The Sun’s forays into technology have often been halting, grudging, and tardy. A computer didn’t appear in the magazine’s offices until the late 1980s, and even then it got less attention than the typewriters. We didn’t have a fax machine until a reader bought one for us — because he wanted to fax us something and couldn’t.
The Sun’s first-ever website launched in August 1999, into a world of staticky dial-up tones, GeoCities, and frequent buffering. It came about thanks to the generosity of two Sun subscribers: Shelley Sherman and her partner, Meredith Tupper, owners of the small web-design company PintSize Graphics & Web Hosting. Wanting the magazine they loved to have a presence on the Internet, Sherman and Tupper took it upon themselves to build a modest, stately website that perhaps undersold the magazine: “If you haven’t heard of The Sun,” the About page read, “you’re not alone.”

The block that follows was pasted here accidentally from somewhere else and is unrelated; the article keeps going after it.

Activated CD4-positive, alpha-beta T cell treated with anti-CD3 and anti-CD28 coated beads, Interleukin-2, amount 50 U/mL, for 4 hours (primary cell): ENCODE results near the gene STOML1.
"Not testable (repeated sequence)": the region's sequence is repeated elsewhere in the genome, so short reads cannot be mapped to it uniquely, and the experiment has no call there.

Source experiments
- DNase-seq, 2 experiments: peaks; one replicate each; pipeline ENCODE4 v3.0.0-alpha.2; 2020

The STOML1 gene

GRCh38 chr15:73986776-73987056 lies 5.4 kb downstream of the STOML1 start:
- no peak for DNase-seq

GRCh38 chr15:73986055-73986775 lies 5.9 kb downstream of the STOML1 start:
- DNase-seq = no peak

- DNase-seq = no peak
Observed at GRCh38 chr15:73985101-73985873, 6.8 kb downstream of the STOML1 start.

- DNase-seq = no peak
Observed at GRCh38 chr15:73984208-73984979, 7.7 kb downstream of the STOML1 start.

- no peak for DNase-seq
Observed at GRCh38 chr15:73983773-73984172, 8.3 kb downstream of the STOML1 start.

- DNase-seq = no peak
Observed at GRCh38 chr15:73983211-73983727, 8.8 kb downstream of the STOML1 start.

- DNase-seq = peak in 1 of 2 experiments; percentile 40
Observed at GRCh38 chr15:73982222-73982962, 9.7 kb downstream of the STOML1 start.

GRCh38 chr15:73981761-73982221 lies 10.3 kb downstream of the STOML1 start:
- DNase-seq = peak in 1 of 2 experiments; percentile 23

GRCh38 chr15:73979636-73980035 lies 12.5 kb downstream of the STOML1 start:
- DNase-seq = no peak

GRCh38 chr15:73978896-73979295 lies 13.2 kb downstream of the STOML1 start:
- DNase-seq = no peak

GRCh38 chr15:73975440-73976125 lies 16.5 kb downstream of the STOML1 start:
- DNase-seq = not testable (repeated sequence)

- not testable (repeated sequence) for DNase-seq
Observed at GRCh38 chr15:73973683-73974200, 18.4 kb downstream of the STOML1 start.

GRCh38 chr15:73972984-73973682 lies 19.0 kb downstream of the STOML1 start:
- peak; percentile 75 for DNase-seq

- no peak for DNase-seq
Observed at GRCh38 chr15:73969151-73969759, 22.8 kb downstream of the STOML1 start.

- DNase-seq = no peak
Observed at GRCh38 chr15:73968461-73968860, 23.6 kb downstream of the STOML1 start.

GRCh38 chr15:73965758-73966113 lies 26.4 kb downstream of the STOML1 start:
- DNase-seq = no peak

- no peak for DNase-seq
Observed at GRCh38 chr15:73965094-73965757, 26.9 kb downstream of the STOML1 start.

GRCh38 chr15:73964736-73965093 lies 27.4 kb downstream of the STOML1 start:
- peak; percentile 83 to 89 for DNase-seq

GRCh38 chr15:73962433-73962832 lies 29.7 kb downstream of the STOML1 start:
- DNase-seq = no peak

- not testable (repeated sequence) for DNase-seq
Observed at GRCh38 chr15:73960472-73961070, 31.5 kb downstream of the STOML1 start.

For years the website was serviceable, if nowhere near the robust space where we currently share news and special features, announce events, and allow people to submit their writing and photography. And that’s not to mention our digital archive, featuring everything that appears in the print edition, which has been an even larger undertaking than the website itself. But today’s website still endeavors to do what that first version did: bring The Sun to a wide array of readers.
To see how our website looked when it first appeared, visit thesunmagazine.org/1999.